My own ideas of “what beauty is” started forming in the early childhood. Picture story books with exquisitely beautiful Russian princesses were my favorite. Sometimes there were THREE princes competing for one beautiful princess!
I used to dream I was one of them as I walked around my mom’s vegetable garden. Surely, a perfectly handsome prince would not miss such a beauty, I thought, and would sweep me away to his castle.
The prince was taking an awfully long time, and I decided I was just not beautiful enough. And then I couldn’t help overhearing comments coming from well-meaning adults.
My aunts were frequently sharing opinions of who is beautiful. Does she look more like her father, who is more strikingly handsome, or her mother, who is unfortunately more plain? Is the younger sister going to outshine the older when she grows up? And on and on…
There were comparisons followed by sympathy as well.
Aren’t those the most damaging to a child’s psyche?
This girl will turn out plain and will have a hard time finding a husband. What a misfortune! Poor girl… Oh, but this other one will have a flock of boys dancing around her, vying for her attention (a wide range of choice for a potential mate). Yay for her!
One memory that stands out in my mind are the “well-meaning” comments made to my mama by another Christian mother when I was eleven. “Why is your daughter getting bigger? What are you feeding her? You have to limit her food a bit or she will gain more weight. Look at my daughter. She is much more thin.”
And I wasn’t even close to being plump! Oh, the absurdity of it all…
School played another profound role in forming my ideals of beauty. While the first ten years of my life were spent in the country of Georgia, the teen years stormed in as soon as we immigrated to the US. And there was THUNDER and MANY STORMS. Popular and “mean” girls can make an unpopular girl’s life pretty miserable. I overcompensated for my developing and notably plump body with quietness and learning. If I couldn’t be the beauty queen, I could at least be the brainiac.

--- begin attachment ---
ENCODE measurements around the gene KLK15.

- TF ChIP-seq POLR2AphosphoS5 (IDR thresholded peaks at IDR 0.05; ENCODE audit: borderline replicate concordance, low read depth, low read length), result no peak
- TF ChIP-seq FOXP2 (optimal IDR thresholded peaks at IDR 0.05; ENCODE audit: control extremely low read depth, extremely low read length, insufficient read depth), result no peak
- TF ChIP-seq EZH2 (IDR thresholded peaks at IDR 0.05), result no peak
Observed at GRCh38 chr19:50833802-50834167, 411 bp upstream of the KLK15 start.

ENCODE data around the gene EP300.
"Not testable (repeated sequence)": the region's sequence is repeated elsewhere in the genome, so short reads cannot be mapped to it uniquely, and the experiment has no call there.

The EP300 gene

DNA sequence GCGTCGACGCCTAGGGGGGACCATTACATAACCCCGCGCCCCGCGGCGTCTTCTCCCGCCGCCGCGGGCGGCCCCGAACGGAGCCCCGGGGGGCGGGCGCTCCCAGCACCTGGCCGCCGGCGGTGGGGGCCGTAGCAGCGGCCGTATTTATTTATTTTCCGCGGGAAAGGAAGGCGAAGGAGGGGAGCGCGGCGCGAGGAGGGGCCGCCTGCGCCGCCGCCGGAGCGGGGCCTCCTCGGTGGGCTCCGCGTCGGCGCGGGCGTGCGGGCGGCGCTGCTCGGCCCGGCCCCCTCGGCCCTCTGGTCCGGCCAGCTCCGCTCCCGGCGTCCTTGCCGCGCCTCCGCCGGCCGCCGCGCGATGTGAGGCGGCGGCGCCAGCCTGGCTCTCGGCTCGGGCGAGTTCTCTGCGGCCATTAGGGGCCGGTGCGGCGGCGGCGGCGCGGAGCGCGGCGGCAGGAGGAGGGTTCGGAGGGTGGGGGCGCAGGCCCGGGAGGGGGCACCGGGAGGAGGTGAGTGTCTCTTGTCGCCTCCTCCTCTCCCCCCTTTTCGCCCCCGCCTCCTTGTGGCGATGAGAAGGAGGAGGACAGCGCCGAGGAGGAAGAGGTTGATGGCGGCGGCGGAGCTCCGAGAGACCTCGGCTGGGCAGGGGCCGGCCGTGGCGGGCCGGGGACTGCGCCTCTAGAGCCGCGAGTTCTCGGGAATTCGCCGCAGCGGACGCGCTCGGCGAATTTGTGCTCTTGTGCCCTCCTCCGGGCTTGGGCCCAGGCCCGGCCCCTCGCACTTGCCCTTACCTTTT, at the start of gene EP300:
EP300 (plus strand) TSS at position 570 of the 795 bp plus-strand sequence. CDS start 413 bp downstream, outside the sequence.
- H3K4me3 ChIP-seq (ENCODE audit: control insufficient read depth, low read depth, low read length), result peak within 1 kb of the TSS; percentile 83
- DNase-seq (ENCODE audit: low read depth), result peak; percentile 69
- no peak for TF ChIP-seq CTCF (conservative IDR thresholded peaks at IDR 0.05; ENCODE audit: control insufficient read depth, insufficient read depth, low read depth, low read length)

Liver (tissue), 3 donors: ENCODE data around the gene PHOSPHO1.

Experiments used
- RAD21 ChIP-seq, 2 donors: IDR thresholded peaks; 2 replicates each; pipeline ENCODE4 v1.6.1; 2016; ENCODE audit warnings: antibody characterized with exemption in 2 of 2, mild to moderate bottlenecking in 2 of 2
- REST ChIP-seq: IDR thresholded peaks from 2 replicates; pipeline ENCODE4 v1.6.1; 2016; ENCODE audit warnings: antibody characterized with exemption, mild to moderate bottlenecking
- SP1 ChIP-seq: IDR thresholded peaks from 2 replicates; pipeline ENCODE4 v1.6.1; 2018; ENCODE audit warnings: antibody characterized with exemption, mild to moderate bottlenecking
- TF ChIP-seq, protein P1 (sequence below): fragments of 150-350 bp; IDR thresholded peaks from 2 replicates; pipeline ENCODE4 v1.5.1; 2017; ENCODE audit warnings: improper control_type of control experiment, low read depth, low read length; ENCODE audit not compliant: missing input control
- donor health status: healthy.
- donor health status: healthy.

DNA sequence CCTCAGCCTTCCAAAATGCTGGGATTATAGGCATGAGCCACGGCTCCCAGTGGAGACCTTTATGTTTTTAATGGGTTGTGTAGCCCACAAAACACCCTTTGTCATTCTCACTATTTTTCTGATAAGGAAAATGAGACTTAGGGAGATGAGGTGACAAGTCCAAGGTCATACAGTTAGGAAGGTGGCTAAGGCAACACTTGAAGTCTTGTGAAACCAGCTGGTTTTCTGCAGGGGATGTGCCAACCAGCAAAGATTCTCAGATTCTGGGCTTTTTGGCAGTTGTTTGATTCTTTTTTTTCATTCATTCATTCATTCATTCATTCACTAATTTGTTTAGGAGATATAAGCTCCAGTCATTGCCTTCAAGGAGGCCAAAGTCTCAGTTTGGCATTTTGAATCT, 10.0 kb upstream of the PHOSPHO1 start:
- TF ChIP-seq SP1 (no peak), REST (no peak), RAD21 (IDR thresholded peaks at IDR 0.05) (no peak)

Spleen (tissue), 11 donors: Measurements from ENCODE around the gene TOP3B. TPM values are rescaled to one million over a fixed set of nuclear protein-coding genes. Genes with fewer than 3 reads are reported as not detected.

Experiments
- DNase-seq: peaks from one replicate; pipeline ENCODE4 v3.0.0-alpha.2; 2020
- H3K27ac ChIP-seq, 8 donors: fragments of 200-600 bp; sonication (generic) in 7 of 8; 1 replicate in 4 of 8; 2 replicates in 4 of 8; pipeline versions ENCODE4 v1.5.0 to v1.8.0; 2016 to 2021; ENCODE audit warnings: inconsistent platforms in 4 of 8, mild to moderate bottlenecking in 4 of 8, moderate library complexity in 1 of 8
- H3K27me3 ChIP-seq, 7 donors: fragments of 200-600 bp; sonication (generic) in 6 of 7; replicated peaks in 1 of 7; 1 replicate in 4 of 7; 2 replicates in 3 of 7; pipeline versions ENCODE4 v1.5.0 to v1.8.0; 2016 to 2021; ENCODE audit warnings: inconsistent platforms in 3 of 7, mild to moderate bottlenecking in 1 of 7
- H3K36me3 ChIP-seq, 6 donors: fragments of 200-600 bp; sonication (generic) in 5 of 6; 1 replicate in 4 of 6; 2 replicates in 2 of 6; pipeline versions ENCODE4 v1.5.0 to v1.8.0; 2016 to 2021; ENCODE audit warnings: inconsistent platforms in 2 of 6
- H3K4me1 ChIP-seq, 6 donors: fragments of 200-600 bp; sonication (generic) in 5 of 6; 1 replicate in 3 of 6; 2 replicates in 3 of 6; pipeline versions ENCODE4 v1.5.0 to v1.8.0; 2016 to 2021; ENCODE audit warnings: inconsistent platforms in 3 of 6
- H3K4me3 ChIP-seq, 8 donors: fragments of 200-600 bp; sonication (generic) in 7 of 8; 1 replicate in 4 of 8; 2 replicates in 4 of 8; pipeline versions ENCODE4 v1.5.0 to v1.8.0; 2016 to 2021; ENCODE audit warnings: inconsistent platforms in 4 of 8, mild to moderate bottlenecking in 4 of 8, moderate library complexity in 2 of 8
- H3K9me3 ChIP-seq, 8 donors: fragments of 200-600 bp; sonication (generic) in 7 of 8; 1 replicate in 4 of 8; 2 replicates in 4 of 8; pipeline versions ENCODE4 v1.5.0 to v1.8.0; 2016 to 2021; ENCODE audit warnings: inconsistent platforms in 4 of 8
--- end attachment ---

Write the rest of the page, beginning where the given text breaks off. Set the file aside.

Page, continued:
Ah, yes… In addition, let us not forget the influences we let in into our homes. TV, magazines, social media, secular music, etc. – we are bombarded with messages of what defines the ideal body. Whether we like it or not, whether we acknowledge or deny it, these outlets DO form our opinions. Since so much has been written on this subject, I’ll just note its undisputable influence on a Christian believer’s life.
How does this all relate to my personal struggle as a Christian woman? The conviction of the Holy Spirit brought me to realize that I had to break free from the imposed ideals of a perfect body image… The distorted body image ideal preoccupied my thoughts to the point that this obsession was taking over my life.
It was affecting my spiritual growth!
As I’ve mentioned in “Breaking Free – Part 1,” Instead of quieting myself and focusing my thoughts on worshipping my Savior prior to Sunday church service, I was consumed with frantic thoughts of how I could make myself look better. The vicious cycle continued as I would arrive to church. I was completely distracted and insecure, constantly comparing myself to other women…
While the world may be an unforgiving enemy, a church should be a safe and healthy place. Right? Certainly! But we pretend that our churches are perfect. Or, maybe, we just pretend we are perfect… “Us vs The World” mentality.
Contrary to our beliefs, we are no better than the world in this area. What drives us to focus so much of our attention on the external? What drives the young women to obsess over outshining each other? What makes us compare ourselves to others human beings instead of comparing ourselves to Jesus? Is it not the same enemy?
The present spiritual warfare is not about God trying to gain victory over the devil. That war has already been won! Today, the ongoing spiritual warfare is for our hearts and for our affection. Who do we serve? Who gets our attention? What occupies our thoughts?
My friends, there is no middle ground. Either we are the Christ’s spotless bride or the cheaters who desire someone else’s attention while we grow tired of waiting for the promised wedding feast. But we cannot serve both…
I choose to fully surrender to my Father. In everything. I choose to avoid the same mistakes of allowing the world to influence my thoughts and my perception of self. I choose to filter what I read to my son and daughter. I choose to read to them Bible stories, (instead of fairy tales), of real courageous, faithful and perfectly beautiful characters – Sarah, Deborah, Rebekah, Esther, Mary, Moses, Joshua, David, etc.
I choose to speak only words of confirmation and encouragement, reminding my children that they are “fearfully and wonderfully made.” May the Lord help me and may the Holy Spirit give us the desire to love our Savior above all.
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